Like other traditional retailers, IKEA was actually slow in migrating to digital. I am wondering whether IKEA can have the digital expertise and capability to build their “co-create IKEA” an effective digital platform to connect and manage the participants around the world and whether the platform can continuously offer enough challenges to motivate people to participate over time. Since this is a new initiative of IKEA, I am looking forward to seeing what will happen and how will it impact my experience as an IKEA customer.

 

Sources:

  1. https://co-createikea.com
  2. https://www.reuters.com/article/us-ikea-sales/ikea-plans-full-range-town-center-showrooms-open-source-design-idUSKBN1CE1HK
  3. https://newsroom.inter.ikea.com/news/ten-startups-will-co-create-the-future-with-ikea/s/03c981f9-6d6e-4655-8726-cd9307749526
  4. https://www.ikeahackers.net
  5. https://www.wsj.com/articles/ikeas-open-source-sofa-invites-customization-1485715752

6 thoughts on “IKEA: crowdsourcing ideas to co-create a better everyday life

  1. Thanks for your post, Ting! When I first read it, I thought the bootcamp concept would only apply to crowdsourcing ideas for furniture, but I think it’s very interesting that IKEA is also testing on other parts of their business, such as their food store. Apparently, the concept of bug-filled meatballs and algae products comes also from bootcamp! Not sure how sustainable or scalable this model actually is, since the bootcamp finalists have to travel to Sweden and work in the implementation with them, but it’s anyway a very interesting form of sourcing new ideas.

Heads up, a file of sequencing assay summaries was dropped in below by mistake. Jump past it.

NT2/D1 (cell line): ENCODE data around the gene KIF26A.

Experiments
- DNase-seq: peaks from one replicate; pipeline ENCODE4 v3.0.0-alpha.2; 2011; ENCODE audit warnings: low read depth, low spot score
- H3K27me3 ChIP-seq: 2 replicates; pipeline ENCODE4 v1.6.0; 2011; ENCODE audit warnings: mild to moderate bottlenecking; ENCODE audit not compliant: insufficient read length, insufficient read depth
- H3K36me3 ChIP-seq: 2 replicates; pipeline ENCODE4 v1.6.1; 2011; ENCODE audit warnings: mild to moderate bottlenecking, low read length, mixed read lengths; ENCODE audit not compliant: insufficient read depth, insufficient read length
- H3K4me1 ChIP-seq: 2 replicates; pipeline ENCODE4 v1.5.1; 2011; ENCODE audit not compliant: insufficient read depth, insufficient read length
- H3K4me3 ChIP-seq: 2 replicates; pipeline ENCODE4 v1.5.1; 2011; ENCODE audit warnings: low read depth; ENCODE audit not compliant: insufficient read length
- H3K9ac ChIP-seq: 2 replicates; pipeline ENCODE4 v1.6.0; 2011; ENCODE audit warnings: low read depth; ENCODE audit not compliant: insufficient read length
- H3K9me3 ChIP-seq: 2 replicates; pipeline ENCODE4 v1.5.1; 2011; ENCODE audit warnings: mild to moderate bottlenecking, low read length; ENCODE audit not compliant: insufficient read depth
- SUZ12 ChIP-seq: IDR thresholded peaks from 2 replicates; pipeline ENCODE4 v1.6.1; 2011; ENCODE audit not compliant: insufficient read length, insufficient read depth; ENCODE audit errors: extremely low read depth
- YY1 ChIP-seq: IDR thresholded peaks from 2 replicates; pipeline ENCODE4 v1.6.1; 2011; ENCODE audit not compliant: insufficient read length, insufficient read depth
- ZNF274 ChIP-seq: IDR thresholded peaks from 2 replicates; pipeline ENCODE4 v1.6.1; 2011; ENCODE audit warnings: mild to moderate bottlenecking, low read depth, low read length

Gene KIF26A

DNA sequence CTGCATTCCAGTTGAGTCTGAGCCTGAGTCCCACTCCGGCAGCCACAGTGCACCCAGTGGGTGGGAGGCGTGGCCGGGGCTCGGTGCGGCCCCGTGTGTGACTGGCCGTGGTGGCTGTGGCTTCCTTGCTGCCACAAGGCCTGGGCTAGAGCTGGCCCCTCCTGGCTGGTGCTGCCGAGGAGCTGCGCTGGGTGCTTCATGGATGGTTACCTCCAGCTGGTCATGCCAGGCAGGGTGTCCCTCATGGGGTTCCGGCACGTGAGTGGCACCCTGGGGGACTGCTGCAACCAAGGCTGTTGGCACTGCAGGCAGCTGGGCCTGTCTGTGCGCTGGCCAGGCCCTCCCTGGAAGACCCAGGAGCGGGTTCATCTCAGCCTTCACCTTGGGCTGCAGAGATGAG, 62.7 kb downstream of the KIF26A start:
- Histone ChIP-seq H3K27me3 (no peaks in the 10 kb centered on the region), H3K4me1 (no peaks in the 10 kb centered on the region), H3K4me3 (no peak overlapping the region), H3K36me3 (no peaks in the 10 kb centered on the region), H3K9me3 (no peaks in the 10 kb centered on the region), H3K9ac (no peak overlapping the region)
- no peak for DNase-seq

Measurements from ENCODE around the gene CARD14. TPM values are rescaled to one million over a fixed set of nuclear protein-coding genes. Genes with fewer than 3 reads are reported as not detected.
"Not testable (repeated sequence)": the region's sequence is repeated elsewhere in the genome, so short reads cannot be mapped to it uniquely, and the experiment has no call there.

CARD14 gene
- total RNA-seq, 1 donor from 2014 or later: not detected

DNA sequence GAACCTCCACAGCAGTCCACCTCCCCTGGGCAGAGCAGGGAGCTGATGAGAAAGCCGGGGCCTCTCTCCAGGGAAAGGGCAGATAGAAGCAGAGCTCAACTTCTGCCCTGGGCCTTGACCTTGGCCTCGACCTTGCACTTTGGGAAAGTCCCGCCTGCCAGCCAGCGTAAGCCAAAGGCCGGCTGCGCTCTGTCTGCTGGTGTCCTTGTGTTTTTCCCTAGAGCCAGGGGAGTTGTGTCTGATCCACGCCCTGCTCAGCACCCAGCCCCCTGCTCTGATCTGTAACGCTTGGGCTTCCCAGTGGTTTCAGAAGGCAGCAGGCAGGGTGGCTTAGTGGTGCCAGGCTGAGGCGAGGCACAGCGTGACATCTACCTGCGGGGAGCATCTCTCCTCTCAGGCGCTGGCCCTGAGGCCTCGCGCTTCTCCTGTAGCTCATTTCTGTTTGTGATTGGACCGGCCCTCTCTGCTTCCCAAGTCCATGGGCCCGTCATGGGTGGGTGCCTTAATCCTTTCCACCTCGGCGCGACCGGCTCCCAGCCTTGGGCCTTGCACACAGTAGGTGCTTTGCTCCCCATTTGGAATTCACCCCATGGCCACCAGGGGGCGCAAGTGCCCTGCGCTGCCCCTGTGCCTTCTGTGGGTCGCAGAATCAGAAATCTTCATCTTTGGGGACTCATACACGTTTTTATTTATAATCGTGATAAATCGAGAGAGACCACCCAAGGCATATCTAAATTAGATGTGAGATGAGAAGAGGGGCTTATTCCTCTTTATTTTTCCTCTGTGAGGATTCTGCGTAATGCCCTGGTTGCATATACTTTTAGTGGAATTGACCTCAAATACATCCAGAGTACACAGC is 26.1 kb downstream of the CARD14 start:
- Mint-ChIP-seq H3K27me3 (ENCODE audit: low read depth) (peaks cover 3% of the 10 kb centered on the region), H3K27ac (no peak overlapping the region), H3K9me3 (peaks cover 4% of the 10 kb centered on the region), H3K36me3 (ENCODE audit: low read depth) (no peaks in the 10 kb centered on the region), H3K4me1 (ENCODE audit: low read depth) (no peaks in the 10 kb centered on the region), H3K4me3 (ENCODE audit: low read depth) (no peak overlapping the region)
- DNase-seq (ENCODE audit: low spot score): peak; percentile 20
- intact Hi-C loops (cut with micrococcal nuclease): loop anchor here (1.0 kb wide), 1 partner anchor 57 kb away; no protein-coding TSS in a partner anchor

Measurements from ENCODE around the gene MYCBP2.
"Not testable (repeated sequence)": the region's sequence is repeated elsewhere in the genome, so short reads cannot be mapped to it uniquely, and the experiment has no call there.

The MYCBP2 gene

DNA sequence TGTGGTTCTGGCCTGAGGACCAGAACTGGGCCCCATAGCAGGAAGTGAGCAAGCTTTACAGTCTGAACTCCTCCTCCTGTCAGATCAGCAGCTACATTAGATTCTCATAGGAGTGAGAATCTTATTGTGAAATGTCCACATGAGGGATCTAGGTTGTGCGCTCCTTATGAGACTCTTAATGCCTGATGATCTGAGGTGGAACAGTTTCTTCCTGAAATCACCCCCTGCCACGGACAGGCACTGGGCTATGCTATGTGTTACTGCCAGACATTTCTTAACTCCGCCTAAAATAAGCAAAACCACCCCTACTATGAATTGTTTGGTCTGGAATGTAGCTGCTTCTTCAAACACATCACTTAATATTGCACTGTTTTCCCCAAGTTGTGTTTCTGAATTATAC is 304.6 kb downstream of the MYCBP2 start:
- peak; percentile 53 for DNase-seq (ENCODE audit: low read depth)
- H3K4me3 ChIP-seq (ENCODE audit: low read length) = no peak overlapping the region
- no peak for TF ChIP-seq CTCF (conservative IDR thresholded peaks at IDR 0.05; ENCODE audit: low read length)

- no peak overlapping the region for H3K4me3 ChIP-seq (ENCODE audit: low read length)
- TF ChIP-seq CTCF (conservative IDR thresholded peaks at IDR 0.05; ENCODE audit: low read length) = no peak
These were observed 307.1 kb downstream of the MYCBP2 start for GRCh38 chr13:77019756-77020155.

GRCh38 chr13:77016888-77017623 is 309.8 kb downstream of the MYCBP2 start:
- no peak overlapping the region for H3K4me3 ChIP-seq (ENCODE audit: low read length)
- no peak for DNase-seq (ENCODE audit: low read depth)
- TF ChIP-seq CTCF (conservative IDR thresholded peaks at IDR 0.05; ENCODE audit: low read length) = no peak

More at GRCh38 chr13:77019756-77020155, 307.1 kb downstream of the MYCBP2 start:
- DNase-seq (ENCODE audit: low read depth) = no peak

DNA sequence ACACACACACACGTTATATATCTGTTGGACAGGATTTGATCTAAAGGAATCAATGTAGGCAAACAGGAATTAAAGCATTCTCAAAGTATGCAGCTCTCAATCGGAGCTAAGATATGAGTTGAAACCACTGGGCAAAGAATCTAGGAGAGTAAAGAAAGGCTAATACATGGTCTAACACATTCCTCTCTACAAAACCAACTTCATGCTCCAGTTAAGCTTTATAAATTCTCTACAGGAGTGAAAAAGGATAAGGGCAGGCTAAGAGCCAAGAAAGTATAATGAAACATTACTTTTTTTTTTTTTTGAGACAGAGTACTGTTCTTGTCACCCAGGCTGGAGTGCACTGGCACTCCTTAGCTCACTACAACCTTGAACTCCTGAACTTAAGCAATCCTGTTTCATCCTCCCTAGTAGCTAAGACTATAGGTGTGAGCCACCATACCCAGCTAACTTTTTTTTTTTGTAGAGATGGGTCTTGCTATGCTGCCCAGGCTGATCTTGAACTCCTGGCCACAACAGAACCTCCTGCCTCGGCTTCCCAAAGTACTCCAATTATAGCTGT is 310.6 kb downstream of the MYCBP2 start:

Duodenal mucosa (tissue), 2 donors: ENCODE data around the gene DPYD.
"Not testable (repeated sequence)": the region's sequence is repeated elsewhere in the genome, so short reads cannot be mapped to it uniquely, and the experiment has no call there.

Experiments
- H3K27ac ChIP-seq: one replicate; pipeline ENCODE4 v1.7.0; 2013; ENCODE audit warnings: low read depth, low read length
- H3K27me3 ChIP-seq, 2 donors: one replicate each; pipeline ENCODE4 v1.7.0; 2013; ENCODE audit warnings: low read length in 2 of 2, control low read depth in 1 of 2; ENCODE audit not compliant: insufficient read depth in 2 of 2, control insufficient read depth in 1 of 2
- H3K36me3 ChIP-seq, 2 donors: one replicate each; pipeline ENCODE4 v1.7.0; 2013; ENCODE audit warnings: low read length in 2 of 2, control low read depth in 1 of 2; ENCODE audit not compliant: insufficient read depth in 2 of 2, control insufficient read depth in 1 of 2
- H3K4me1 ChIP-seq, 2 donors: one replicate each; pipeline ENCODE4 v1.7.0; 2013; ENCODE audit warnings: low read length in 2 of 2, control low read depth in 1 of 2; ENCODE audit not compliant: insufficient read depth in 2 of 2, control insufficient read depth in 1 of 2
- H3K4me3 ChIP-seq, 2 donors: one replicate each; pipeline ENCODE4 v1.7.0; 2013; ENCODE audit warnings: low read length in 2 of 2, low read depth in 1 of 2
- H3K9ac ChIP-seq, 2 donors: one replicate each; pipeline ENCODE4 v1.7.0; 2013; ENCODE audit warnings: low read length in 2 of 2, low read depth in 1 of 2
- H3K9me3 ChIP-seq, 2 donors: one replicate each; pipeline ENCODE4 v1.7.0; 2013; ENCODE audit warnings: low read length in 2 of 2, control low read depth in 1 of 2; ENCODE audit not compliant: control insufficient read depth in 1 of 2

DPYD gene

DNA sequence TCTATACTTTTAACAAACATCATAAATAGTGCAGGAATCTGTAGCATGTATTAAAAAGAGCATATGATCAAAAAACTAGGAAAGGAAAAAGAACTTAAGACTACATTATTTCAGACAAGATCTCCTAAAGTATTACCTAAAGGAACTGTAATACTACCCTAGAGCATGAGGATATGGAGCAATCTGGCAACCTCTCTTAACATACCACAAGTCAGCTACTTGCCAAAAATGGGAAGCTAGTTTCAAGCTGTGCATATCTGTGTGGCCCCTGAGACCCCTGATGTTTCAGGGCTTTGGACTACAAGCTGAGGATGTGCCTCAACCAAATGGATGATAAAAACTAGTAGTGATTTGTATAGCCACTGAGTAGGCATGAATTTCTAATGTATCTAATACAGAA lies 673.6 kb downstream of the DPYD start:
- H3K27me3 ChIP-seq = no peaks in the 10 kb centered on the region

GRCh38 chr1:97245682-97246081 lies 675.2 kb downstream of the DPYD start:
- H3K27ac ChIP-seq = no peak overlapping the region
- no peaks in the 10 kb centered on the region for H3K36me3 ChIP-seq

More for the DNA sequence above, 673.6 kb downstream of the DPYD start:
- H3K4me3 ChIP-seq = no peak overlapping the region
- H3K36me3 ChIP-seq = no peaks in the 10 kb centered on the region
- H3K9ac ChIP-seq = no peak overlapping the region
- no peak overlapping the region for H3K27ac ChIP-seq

1. Totally agree with @Juan. Hopefully IKEA can turn the one-off bootcamp into a recurring “fountain of creativity” for its various business verticals with a sustainable feedback loop for iterative learning. Wonderful post!

  2. Ting, this is super interesting! I was wondering for “Product Ideas” – how big the number of furniture designers / creators there are in the world. This obviously requires a high level of expertise to engineer furniture in addition to the design creativity. I wonder if similar to Tongal, they could almost un-bundle the design / creative element and then the engineering / construction portion. Then maybe you would get more engagement from the broader creative community, such as interior designers.

  3. I’d be curious to know more about the IP rights afforded to the participants. I worry that Ikea could lose participant trust if it is ever perceived as copying an idea (even if that idea had already been in the works by Ikea HQ).

  4. Love the post! I was especially impressed with the Ikea hackers’ community – it shows an impressive brand loyalty and engagement and it is great that IKEA found the way to harness it! I agree with your points regarding the cost-minimization and the community satisfaction as a result of this innovation! What I think IKEA should be careful with is protecting its visual and design identity while outsourcing its designs from all over the world. This would mean setting up very clear design requirements and choosing criteria for the participants, yet not restricting the creative freedom. Outsourcing design also requires a clear agreement on the IP ownership to avoid any negative PR that can affect its reputation (we had a similar project with Absolut vodka back at Chivas Brothers and the legal context is quite tricky and requires a lot of attention).

  5. I really like the idea. I think there is a lot of potential here. One of the main problems that companies like IKEA face as they scale is maintaining a local feel while leveraging global scale. I think this bootcamp will increase their flexibility and their responsiveness to changing trends. In addition to the IP rights, I think it’s important to consider how the ideas will be vetted to ensure the quality that is associated with IKEA. Their brand image can be damaged if they are not careful in curating only the best ideas. Thanks for sharing!